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COUNTY LIFE

Daylight Saving Time begins Sunday

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Daylight Saving Time – You either love it hate it.
No matter it comes on March 13 as we spring forward one hour. Despite more than 50 years of nearly uniform observance since 1966, 29 states have introduced legislation between 2015 and 2019 to abolish the twice-yearly changing of the clocks. At the end of 2021 a total of 33 states have proposed bills to stop switching time.
Some states want Daylight Saving Time all year, want it eliminated all together, while others have different stipulations; however, the authority to change lies with the Department of Transportation, a power it has held since its foundation in 1966.
DST was first introduced in England, but it came to America in spring 1917 after President Woodrow Wilson declared war. Suddenly energy conservation was of major importance and many efforts were launched to enlist public support for changing the clocks. The National Daylight Saving Convention group distributed postcards showing Uncle Sam holding a garden hoe and rifle, turning back the hands of a huge pocket watch. Voters were asked to sign and mail their congressman postcards declaring, “If I have more daylight, I can work longer for my country. We need every hour of light.”
Congress declared the time change on March 31, 1918.

Many have wrongly pointed to farmers as the driving for DST, but they were in fact some of the strongest opponents and resisted it from the beginning. After the war opposition arose and the time change lasted only until 1920 when the law was repealed.
The subject did not come up again until after the attack on Pearl Harbor on Dec. 7, 1941 and America was once more at war. After the war it was used on and off in different states. To remedy the confusion Congress passed the Uniform Time Act in 1966, establishing consistent use of Daylight Saving Time within the U.S. In 1986 the DST was expanded with a goal to conserve oil used to generate electricity. The current policy was established with the Energy Policy Act of 2005 that went into effect in 2007.

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COUNTY LIFE

Library adventure continues with scavenger hunt

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Bowie Public Library’s Summer Reading program will be at the Bowie Community Center on Tuesdays starting at 10 a.m.
Summer reading is open to children ages 0-12. Children will be given a reading log to bring with them to each program. At the end of the season each child receives a book.
On June 18 there will be a scavenger hunt and a hike. Everyone will be making binoculars and learn hiking safety from the Boy Scouts of Troop 121 at Pelham Park. Bring the whole family our for a morning of adventure.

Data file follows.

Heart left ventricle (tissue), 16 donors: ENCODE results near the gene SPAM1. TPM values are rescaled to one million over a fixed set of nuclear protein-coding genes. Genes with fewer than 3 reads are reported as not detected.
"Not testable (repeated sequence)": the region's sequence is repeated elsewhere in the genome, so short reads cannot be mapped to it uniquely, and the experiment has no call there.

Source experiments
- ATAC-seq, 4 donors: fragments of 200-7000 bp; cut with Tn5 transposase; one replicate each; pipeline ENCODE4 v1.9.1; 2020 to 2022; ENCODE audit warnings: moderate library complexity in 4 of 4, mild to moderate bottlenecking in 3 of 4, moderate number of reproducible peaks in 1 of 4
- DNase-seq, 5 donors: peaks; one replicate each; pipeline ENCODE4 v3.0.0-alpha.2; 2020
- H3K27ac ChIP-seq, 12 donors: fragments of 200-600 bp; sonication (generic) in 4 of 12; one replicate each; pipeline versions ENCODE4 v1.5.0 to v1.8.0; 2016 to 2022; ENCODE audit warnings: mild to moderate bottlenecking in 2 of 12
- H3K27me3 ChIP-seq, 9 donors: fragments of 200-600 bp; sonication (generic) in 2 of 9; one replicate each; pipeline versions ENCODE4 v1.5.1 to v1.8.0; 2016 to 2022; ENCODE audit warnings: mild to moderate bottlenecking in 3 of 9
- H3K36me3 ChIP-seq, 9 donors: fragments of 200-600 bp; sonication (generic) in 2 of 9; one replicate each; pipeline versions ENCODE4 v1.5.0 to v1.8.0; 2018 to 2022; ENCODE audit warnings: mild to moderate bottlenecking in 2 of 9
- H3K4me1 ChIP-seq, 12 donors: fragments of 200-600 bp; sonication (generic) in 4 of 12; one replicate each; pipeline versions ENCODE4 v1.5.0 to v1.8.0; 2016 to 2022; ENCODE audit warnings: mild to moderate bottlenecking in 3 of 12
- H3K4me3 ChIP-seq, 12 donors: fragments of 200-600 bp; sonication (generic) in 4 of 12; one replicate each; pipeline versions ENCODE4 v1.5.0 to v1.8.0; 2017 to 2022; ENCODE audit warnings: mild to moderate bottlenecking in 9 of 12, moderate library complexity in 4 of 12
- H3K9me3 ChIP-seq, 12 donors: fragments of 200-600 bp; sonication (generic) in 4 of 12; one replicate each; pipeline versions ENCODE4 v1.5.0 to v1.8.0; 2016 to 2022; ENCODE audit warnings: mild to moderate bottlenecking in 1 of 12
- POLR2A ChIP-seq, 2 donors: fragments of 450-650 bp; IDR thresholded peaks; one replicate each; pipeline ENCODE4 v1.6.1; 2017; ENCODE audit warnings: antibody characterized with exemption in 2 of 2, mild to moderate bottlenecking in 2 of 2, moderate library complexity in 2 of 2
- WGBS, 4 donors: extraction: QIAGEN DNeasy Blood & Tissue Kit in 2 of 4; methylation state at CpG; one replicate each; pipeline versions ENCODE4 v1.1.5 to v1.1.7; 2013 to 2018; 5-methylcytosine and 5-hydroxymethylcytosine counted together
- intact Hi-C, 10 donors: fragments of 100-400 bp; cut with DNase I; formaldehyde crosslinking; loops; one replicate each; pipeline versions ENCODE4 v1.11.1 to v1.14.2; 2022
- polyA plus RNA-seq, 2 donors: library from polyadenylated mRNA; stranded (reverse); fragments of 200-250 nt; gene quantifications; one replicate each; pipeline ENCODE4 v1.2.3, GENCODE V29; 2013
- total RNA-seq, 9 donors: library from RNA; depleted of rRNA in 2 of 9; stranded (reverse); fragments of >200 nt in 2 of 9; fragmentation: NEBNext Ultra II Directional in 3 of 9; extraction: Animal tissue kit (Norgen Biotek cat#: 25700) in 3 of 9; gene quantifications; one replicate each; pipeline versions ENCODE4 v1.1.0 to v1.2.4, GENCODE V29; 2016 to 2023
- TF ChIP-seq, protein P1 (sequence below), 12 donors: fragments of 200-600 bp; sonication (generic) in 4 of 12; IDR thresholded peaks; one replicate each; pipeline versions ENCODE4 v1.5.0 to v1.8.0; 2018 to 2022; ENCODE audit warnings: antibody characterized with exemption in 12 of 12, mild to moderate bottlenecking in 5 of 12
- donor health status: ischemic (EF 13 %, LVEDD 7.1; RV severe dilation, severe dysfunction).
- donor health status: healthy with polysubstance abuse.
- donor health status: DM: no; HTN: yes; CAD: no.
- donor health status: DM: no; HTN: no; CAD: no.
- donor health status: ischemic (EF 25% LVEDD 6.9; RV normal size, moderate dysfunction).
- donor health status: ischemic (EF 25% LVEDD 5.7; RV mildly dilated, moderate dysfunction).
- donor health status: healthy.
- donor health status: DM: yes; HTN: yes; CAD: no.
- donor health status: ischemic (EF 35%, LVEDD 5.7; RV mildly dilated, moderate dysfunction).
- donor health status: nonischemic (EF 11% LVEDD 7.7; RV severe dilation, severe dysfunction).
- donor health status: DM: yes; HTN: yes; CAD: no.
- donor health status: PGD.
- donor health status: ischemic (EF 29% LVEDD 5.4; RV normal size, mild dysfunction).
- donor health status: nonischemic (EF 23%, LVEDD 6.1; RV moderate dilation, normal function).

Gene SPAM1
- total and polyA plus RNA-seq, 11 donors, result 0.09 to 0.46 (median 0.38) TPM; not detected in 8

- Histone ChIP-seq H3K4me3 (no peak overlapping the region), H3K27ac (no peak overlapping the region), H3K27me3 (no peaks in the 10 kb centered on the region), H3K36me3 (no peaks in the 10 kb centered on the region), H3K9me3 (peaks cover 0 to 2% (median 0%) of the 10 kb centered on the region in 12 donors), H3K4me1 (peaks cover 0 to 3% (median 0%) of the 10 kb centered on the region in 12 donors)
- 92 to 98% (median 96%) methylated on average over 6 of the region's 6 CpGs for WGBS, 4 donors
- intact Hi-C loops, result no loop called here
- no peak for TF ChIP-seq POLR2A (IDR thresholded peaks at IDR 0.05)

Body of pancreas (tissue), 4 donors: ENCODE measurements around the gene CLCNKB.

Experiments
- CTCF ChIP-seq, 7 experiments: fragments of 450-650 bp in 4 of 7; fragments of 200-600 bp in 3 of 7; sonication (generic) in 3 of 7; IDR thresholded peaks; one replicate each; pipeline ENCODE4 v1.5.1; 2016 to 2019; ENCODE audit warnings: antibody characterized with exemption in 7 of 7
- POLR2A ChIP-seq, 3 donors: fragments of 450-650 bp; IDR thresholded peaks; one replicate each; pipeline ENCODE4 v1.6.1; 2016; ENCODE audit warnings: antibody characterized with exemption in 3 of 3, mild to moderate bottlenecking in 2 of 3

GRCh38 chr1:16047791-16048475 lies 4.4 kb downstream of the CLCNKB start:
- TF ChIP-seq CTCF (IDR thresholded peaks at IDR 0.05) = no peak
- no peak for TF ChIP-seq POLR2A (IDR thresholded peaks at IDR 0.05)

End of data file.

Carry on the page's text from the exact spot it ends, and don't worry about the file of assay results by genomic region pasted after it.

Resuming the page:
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COUNTY LIFE

MCCC selected as Jim Bowie Days grand marshal

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Joe Caballero

Joe Caballero, pastor of the Montague County Cowboy Church, has been selected as the Jim Bowie Day’s Parade Grand Marshal. He and his wife Angela have two children, Ethan and Riley.
The couple moved to Sunset in 2001 and he joined MCCC in 2007. In 2008 he was made associate pastor under Walter Haynie. When Haynie retired in 2010 Caballero became pastor of the cowboy church.
Caballero reflects on a varied past career where he worked as a design engineer for some of the biggest companies in the United States.
He helped design and manufacture automobiles, busses, heavy equipment and some of the most sophisticated aircraft in the aerospace industry. Caballero also has worked as a cowboy for ranches in Texas, New Mexico and Colorado.
When asked about his accomplishments for this story, Caballero humbly says he has not accomplished or achieved anything worth talking about. However, he is quick to talk about his faith and that path he has taken.
“Accomplishment: If I have ever put a smile on someone’s face, brought joy to their hearts, encourage, a sense of peace, help resort their faith, if I have helped someone through a tough time, if I had the chance to introduce someone to Jesus, then I have accomplished something,” he said.
Caballero added he loves people and being involved in community outreach making people smile, laugh and being of service to others.

Read more about Jim Bowie Days in the weekend Bowie News.

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COUNTY LIFE

Bowie High choir student receives state honor

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Ethan Allred, Bowie High School choir member, received an Outstanding Soloist award from the State Solo and Ensemble contest. Director Shawn Torres said out of 100,000 students in the state in the contest only 1-2% are selected by the judges for this award. (Courtesy photo)
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